They've found a loophole
There has been a twist in the race to replace Mario Draghi has head of the ECB.
Most ECB-watchers thought European law prohibited members of the executive board rising to President but the WSJ reports that top officials recently received legal advice that Benoit Coeure, could be elevated to president via a loophole.
Weidmann is seen as a prohibitive favorite for the job but that his opponents -- and perhaps current ECB leaders -- would be searching for a loophole to put someone else in the job shows that some parties are deeply against him getting the top job.
"Governments pick the ECB's president, and the decision will likely involve an elaborate compromise over other top European Union jobs, including the head of the bloc's executive. EU officials say they believe Germany has a strong claim on the top ECB job, partly because a German has never held it," the WSJ reports.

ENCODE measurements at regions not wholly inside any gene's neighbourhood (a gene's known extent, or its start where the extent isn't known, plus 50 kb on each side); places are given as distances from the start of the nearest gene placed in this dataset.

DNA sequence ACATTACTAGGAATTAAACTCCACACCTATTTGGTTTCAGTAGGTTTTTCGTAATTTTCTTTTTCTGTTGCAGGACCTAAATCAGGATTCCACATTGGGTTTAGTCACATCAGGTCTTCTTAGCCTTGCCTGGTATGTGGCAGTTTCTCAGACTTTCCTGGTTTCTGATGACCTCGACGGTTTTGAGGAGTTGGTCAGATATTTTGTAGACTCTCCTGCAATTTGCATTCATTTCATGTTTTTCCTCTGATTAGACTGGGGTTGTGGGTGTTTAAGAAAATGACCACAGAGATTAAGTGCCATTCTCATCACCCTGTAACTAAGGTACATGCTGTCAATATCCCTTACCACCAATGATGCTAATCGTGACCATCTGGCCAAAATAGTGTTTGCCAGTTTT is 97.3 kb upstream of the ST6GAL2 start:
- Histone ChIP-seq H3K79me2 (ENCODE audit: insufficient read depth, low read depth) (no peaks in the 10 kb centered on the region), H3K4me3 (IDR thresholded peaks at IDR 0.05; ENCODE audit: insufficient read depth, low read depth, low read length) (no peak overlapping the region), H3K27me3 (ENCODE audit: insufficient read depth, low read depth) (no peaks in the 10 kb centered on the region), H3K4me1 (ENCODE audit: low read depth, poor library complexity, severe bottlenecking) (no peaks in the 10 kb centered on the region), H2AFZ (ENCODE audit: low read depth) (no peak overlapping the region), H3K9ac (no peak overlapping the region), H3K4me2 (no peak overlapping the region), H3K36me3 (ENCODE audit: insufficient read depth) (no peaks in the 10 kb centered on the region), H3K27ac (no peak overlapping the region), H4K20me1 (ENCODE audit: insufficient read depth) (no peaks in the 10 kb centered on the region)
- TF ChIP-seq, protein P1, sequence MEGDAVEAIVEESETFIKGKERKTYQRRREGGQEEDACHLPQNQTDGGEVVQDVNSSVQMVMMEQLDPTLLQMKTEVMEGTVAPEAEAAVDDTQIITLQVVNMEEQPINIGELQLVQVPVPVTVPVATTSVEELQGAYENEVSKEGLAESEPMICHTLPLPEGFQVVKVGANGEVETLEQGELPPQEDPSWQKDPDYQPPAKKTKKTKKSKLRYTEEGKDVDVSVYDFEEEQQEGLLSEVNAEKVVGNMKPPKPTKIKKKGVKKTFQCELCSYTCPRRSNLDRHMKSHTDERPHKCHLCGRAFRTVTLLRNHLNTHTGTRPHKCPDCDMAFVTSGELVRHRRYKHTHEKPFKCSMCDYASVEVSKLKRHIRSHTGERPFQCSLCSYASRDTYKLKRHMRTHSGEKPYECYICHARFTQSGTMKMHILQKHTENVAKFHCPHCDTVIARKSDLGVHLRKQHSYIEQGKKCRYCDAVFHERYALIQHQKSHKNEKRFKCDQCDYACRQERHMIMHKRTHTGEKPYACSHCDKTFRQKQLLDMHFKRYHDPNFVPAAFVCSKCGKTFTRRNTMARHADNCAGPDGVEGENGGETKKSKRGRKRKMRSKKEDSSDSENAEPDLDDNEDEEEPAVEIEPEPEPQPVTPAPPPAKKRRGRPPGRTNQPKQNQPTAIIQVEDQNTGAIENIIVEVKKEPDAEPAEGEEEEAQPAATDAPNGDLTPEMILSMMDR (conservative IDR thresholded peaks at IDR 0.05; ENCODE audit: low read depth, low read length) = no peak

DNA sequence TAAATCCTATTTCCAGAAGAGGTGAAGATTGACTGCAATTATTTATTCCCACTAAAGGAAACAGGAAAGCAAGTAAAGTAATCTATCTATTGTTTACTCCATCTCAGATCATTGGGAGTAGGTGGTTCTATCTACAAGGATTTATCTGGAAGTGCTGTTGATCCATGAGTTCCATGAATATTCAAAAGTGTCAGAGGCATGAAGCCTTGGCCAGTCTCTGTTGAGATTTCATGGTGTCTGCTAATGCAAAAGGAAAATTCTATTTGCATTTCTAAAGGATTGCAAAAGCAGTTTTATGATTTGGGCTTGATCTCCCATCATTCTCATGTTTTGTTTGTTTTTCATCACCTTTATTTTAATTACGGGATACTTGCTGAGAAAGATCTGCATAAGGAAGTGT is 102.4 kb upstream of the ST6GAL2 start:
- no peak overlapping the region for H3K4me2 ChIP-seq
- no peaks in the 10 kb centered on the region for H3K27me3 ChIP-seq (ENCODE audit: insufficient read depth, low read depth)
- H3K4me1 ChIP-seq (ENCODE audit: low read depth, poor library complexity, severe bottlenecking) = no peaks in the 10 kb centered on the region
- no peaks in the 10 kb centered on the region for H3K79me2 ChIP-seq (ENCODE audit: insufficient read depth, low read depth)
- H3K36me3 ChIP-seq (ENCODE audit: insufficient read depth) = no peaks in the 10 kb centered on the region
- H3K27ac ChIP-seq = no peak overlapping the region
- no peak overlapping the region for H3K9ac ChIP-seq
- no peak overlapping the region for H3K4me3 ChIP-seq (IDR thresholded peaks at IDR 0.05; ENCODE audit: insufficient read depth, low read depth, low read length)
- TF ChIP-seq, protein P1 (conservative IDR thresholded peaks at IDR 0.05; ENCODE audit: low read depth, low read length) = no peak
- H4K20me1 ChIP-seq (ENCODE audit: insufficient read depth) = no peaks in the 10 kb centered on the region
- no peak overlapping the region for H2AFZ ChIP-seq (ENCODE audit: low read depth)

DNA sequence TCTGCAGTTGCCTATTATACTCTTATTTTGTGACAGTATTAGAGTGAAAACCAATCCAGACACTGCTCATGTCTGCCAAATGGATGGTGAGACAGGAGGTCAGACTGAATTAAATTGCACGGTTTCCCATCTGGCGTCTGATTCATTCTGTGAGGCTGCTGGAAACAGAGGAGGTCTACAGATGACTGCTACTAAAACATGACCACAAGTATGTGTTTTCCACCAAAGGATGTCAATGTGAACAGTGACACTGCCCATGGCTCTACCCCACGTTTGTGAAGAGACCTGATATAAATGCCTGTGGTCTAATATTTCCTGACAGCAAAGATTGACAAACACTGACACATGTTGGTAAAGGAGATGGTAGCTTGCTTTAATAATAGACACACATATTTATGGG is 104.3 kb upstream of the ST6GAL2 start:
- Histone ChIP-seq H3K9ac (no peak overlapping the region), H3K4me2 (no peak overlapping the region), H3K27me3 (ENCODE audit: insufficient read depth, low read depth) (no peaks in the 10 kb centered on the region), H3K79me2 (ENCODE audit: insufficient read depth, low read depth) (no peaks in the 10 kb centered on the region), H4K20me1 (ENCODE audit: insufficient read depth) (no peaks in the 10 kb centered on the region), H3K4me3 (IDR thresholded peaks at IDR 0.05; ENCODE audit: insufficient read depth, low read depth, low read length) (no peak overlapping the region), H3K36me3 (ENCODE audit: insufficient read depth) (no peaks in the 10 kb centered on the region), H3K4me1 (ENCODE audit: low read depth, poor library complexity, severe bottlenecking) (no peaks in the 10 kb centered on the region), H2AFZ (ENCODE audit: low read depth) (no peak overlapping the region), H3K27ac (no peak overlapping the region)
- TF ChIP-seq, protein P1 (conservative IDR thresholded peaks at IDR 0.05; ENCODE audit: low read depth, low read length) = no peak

The friction may be partly Weidmann's own doing. He broke with the ECB on several key policies, including QE and even argued in German court against it. That's anathema to the ECB practice of consensus.
The decision will be made in a year and the WSJ says that other potential candidates include
the Dutch central banker;
who retires this month as Finland's top central banker; and Irish
central bank Gov.
Another possibility is France's central bank governor, François
Villeroy de Galhau, who has family ties to Germany and speaks good